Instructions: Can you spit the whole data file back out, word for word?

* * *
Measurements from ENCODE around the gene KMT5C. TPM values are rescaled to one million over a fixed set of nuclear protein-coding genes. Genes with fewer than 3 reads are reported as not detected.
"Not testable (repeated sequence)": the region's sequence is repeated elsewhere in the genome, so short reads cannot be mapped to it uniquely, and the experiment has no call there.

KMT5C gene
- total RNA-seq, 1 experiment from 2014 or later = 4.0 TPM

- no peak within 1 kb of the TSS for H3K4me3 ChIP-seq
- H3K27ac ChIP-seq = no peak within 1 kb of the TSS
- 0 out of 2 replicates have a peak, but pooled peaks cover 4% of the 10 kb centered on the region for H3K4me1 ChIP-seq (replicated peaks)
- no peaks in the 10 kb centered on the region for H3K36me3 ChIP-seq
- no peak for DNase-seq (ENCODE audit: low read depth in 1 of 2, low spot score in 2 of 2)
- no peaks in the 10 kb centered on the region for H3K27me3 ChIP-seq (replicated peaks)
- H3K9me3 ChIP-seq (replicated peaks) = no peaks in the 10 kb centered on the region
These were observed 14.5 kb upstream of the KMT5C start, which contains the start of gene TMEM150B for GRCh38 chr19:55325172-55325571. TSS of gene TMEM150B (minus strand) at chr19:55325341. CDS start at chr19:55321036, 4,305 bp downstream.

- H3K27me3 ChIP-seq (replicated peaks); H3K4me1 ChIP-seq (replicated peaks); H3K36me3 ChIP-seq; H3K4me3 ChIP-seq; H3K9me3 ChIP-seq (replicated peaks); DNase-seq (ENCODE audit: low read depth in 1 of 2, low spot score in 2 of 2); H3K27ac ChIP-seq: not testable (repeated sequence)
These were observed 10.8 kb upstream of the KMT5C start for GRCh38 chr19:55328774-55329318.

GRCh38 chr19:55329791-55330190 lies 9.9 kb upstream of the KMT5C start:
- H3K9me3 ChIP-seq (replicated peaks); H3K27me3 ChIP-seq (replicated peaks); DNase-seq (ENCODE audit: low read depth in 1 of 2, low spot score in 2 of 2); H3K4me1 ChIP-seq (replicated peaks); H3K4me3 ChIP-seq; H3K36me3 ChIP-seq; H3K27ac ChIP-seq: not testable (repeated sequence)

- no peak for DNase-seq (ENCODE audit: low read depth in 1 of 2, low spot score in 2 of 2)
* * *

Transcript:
Measurements from ENCODE around the gene KMT5C. TPM values are rescaled to one million over a fixed set of nuclear protein-coding genes. Genes with fewer than 3 reads are reported as not detected.
"Not testable (repeated sequence)": the region's sequence is repeated elsewhere in the genome, so short reads cannot be mapped to it uniquely, and the experiment has no call there.

KMT5C gene
- total RNA-seq, 1 experiment from 2014 or later = 4.0 TPM

- no peak within 1 kb of the TSS for H3K4me3 ChIP-seq
- H3K27ac ChIP-seq = no peak within 1 kb of the TSS
- 0 out of 2 replicates have a peak, but pooled peaks cover 4% of the 10 kb centered on the region for H3K4me1 ChIP-seq (replicated peaks)
- no peaks in the 10 kb centered on the region for H3K36me3 ChIP-seq
- no peak for DNase-seq (ENCODE audit: low read depth in 1 of 2, low spot score in 2 of 2)
- no peaks in the 10 kb centered on the region for H3K27me3 ChIP-seq (replicated peaks)
- H3K9me3 ChIP-seq (replicated peaks) = no peaks in the 10 kb centered on the region
These were observed 14.5 kb upstream of the KMT5C start, which contains the start of gene TMEM150B for GRCh38 chr19:55325172-55325571. TSS of gene TMEM150B (minus strand) at chr19:55325341. CDS start at chr19:55321036, 4,305 bp downstream.

- H3K27me3 ChIP-seq (replicated peaks); H3K4me1 ChIP-seq (replicated peaks); H3K36me3 ChIP-seq; H3K4me3 ChIP-seq; H3K9me3 ChIP-seq (replicated peaks); DNase-seq (ENCODE audit: low read depth in 1 of 2, low spot score in 2 of 2); H3K27ac ChIP-seq: not testable (repeated sequence)
These were observed 10.8 kb upstream of the KMT5C start for GRCh38 chr19:55328774-55329318.

GRCh38 chr19:55329791-55330190 lies 9.9 kb upstream of the KMT5C start:
- H3K9me3 ChIP-seq (replicated peaks); H3K27me3 ChIP-seq (replicated peaks); DNase-seq (ENCODE audit: low read depth in 1 of 2, low spot score in 2 of 2); H3K4me1 ChIP-seq (replicated peaks); H3K4me3 ChIP-seq; H3K36me3 ChIP-seq; H3K27ac ChIP-seq: not testable (repeated sequence)

- no peak for DNase-seq (ENCODE audit: low read depth in 1 of 2, low spot score in 2 of 2)